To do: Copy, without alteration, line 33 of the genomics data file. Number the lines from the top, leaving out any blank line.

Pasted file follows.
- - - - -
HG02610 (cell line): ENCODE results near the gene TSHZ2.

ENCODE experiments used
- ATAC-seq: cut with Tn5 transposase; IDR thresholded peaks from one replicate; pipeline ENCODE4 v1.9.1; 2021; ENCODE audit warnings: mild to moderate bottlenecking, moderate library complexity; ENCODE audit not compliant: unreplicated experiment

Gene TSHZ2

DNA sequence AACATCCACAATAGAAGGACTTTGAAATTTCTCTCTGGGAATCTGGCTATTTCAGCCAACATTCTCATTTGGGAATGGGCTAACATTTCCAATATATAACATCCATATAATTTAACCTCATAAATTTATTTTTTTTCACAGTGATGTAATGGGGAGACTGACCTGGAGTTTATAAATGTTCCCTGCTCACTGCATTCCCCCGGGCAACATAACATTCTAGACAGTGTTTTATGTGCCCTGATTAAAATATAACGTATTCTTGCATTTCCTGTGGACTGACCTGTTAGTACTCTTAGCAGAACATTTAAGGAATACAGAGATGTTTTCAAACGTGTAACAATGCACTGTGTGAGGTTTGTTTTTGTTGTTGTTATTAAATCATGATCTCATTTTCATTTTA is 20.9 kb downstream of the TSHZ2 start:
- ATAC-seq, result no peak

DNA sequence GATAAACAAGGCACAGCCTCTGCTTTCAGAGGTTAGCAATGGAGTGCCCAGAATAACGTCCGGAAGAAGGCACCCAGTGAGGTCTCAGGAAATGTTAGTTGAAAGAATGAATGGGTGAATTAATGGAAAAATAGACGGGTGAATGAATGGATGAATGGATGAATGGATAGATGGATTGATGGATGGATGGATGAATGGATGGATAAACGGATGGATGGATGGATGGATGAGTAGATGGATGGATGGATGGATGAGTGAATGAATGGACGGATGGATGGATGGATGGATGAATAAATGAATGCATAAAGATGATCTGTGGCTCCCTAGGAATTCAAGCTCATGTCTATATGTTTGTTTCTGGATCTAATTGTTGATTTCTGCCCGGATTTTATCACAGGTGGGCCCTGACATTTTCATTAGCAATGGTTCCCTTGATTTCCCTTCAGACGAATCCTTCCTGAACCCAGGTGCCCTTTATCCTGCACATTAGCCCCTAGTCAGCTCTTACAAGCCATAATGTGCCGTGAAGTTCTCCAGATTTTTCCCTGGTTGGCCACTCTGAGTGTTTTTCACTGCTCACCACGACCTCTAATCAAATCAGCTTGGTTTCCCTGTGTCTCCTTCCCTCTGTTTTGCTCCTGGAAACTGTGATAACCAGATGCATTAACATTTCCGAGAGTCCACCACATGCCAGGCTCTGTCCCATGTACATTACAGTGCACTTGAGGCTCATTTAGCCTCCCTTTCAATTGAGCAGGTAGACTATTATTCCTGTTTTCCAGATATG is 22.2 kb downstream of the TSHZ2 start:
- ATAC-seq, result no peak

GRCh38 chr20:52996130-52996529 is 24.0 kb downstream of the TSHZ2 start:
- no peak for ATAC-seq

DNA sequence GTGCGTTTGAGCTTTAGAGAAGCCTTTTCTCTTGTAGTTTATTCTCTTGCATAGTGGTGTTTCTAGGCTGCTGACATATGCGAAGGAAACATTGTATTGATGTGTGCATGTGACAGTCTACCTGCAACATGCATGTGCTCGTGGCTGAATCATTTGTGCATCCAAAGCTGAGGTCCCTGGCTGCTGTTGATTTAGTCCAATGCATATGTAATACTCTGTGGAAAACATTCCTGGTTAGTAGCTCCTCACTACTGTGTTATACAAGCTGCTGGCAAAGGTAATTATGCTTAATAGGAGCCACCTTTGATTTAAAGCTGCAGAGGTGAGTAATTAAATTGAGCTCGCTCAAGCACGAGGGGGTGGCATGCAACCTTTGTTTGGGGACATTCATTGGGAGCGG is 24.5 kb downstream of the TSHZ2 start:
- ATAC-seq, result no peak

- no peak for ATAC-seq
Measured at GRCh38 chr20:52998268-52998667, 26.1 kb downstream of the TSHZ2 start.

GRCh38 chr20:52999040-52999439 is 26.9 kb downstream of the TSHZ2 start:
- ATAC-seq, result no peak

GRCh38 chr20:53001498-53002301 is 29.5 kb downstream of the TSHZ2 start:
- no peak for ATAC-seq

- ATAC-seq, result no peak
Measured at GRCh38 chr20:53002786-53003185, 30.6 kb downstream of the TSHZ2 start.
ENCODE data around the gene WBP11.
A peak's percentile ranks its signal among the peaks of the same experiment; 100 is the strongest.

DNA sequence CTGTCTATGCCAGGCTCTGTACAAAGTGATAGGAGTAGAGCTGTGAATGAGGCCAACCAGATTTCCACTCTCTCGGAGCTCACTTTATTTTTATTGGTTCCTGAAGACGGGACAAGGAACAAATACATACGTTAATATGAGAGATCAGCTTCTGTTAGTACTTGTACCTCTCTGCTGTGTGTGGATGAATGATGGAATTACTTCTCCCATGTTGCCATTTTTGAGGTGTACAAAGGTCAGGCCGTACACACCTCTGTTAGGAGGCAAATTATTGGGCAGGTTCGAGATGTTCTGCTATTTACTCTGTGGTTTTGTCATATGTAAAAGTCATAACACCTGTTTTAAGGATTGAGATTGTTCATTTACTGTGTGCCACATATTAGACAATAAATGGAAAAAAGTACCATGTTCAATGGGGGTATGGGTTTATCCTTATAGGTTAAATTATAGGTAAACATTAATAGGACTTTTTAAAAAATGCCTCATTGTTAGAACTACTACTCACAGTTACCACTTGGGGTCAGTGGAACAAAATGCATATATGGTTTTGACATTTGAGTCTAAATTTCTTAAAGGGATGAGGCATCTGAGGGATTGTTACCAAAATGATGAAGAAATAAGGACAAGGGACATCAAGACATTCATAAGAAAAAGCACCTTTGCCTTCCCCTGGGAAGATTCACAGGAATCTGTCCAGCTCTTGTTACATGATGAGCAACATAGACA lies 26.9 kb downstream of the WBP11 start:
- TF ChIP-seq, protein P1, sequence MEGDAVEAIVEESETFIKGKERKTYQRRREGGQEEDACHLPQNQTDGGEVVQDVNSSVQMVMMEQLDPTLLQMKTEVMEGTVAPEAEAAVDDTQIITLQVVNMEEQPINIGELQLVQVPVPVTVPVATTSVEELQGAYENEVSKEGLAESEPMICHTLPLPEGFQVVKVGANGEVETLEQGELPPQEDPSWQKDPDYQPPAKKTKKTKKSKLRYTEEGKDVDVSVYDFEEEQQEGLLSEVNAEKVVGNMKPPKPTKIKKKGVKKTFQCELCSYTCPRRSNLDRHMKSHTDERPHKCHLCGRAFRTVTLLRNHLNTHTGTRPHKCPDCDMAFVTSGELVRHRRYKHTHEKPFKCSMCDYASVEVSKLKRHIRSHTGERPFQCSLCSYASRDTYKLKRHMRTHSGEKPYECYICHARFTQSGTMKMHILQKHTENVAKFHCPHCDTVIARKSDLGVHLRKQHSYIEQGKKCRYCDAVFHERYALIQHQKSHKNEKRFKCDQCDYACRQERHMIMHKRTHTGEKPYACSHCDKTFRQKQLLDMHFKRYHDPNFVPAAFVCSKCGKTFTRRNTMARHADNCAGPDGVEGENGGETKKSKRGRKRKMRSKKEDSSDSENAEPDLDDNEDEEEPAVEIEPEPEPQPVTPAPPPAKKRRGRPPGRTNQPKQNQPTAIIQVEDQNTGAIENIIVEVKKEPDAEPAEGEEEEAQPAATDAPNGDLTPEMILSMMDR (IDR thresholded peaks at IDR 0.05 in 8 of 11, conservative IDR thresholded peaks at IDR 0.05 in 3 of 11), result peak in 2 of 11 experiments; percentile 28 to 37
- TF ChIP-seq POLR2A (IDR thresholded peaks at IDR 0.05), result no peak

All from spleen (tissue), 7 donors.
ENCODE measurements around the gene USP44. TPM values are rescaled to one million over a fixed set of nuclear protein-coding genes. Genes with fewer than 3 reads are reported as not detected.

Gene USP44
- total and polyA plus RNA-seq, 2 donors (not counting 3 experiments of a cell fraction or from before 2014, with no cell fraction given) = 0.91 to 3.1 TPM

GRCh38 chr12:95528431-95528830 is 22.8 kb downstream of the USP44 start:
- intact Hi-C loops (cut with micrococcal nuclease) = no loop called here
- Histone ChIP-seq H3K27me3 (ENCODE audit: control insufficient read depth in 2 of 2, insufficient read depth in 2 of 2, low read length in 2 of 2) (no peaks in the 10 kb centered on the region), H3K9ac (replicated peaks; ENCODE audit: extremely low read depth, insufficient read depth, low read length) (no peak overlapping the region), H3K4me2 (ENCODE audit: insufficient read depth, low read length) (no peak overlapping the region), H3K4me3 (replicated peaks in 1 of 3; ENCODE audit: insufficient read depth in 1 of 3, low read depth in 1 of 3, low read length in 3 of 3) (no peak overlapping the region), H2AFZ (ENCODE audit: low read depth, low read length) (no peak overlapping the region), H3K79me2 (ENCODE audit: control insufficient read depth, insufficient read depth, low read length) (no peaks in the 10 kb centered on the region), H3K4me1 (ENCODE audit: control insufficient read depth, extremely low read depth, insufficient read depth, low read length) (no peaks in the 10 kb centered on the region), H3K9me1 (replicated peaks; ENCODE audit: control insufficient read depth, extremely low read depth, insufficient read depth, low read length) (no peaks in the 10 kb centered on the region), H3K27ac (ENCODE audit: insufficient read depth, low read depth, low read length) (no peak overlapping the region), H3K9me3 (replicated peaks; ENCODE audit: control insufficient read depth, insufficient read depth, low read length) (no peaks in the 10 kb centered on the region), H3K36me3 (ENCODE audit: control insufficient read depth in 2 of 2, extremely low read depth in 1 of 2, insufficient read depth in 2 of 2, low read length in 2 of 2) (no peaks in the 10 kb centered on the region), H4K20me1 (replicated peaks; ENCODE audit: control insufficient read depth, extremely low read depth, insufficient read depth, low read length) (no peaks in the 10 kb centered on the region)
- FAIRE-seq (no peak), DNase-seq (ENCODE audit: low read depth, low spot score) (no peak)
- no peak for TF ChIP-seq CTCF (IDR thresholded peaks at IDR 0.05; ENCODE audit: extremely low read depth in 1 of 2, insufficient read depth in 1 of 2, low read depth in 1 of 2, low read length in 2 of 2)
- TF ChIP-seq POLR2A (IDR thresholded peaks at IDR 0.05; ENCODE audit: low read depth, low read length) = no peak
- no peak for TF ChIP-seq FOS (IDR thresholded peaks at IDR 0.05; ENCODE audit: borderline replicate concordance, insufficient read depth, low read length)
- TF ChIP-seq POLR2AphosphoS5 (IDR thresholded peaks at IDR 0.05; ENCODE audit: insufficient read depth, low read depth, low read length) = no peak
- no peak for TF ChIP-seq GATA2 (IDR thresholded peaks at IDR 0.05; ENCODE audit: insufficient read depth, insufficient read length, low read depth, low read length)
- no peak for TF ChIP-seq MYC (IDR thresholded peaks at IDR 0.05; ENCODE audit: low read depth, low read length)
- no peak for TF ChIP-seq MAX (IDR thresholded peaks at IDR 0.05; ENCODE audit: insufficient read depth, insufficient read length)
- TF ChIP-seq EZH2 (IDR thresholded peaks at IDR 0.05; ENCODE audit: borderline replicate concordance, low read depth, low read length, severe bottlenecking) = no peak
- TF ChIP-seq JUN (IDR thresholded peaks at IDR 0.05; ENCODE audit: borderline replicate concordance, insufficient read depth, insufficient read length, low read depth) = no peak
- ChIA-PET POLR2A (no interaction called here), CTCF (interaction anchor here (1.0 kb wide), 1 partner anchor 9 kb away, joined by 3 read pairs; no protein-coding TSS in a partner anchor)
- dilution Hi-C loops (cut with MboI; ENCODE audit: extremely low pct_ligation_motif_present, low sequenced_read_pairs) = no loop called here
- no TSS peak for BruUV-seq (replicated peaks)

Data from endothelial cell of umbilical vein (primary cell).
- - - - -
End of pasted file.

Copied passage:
- FAIRE-seq (no peak), DNase-seq (ENCODE audit: low read depth, low spot score) (no peak)